The spinal column consists of 24 vertebrae and protects the spinal cord, which together with the brain forms the central nervous system: - 7 neck vertebrae (cervical spine, C1 to C7) - 12 thoracic vertebrae (thoracic spine, T1 to T12) - 5 lower back vertebrae (lumbar spine, L1 to L5) The skull, which protects the brain, is positioned on top of the spinal column. The sacrum (S1 to S5) and coccyx (Co) are located at the bottom of the spinal column. The sacrum and pelvis form the sacro-illiacal joint also known as SI-joint.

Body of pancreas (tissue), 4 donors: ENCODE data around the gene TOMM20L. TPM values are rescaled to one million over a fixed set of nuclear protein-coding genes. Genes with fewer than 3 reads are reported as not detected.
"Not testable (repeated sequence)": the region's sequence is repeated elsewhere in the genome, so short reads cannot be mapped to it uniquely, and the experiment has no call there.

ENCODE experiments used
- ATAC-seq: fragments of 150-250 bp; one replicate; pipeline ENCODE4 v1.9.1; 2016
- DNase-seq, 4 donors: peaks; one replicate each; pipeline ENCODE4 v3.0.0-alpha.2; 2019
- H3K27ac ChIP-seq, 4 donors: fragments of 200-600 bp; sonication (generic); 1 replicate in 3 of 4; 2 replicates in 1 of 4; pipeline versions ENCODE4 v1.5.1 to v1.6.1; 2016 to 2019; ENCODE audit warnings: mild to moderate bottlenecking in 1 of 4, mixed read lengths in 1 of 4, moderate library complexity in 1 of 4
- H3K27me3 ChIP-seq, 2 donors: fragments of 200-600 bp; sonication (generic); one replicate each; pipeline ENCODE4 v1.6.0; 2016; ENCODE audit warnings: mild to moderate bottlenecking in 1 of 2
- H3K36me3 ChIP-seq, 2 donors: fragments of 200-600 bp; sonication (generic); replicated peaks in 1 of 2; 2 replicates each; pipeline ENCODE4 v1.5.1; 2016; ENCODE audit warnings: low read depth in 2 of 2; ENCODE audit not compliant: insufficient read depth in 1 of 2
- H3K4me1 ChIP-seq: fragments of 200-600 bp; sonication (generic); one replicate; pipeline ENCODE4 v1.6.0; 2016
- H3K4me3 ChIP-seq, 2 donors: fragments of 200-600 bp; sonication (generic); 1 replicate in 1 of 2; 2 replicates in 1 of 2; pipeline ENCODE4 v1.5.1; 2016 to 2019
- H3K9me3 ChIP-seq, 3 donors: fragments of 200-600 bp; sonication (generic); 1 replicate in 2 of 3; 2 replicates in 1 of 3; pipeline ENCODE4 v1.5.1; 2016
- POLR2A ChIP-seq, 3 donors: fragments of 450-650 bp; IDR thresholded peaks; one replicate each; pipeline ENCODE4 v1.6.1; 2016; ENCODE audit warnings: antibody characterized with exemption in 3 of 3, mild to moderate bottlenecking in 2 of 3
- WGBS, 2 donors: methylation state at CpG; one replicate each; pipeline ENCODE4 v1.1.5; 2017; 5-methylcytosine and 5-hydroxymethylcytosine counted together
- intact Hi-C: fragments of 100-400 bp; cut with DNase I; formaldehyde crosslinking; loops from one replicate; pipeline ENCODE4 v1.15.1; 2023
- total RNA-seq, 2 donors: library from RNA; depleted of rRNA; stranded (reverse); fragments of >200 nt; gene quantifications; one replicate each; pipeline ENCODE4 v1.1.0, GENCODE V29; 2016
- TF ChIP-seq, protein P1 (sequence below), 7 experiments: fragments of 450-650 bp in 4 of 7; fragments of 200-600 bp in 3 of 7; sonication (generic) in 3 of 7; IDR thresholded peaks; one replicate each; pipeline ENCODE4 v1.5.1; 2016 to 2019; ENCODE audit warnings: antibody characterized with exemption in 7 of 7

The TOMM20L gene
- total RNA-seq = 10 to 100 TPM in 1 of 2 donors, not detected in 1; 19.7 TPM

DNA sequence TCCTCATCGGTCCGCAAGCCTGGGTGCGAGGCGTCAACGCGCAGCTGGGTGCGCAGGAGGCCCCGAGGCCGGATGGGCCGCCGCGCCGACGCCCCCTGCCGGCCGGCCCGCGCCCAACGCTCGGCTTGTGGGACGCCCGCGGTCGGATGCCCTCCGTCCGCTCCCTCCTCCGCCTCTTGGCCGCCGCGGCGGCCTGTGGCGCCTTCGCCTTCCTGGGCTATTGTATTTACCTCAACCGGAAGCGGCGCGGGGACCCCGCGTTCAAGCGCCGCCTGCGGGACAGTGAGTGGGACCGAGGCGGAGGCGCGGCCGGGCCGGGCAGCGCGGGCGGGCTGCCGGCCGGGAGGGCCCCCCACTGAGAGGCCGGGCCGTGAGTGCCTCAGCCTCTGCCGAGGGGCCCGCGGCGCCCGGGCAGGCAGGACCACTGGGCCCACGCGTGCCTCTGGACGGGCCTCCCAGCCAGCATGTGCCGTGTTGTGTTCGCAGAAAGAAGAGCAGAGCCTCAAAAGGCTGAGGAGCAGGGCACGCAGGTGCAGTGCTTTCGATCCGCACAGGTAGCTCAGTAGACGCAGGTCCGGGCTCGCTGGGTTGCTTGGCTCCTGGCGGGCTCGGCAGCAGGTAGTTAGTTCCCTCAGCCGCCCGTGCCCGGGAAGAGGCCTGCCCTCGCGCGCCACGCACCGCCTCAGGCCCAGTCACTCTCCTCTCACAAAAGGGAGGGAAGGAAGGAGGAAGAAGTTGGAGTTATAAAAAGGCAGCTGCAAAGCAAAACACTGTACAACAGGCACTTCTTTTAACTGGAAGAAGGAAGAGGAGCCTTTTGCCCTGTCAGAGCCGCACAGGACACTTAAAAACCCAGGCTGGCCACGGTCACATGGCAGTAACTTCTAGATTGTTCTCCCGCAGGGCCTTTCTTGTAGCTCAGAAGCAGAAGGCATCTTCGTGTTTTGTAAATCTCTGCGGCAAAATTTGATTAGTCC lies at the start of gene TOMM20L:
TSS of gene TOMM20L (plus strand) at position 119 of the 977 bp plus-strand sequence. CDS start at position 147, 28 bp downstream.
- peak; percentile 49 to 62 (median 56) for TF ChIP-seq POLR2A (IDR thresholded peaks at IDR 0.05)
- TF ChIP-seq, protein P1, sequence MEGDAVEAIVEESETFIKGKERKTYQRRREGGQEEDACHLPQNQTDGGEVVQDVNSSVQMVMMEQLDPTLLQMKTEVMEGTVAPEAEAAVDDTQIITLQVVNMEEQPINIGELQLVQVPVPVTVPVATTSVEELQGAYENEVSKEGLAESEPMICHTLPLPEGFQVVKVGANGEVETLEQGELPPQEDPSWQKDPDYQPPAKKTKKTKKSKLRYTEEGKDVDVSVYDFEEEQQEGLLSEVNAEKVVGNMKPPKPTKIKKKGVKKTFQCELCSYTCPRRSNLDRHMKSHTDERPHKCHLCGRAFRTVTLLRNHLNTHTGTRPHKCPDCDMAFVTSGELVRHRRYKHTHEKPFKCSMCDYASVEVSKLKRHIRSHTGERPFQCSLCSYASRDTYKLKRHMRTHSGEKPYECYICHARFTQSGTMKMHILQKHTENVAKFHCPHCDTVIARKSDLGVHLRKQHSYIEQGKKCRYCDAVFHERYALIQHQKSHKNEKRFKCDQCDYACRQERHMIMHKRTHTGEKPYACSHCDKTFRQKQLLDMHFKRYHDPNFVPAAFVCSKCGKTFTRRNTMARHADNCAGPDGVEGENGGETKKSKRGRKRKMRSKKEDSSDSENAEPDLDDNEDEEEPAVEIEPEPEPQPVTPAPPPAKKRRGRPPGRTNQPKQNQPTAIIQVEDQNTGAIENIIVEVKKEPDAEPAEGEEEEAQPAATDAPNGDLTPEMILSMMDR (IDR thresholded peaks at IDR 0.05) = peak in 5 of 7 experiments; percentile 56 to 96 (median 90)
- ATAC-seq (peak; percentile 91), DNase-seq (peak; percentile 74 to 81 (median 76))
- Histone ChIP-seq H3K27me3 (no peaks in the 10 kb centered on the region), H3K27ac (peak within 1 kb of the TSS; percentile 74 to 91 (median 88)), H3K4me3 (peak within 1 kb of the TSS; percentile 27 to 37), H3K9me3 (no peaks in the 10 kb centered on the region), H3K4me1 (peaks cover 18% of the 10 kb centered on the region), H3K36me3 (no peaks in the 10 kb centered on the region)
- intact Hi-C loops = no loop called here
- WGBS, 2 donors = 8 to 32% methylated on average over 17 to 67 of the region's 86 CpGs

At each junction between vertebrae nerves leave the spinal cord. These nerves split into thousands endings towards the extremities, chest, and organs, and supply the body with information to and from the brain (see picture). Movement disorders in the spinal column can cause complaints elsewhere in the body by affecting the nerves. For this reason the spinal column plays an important role in our general health and wellbeing.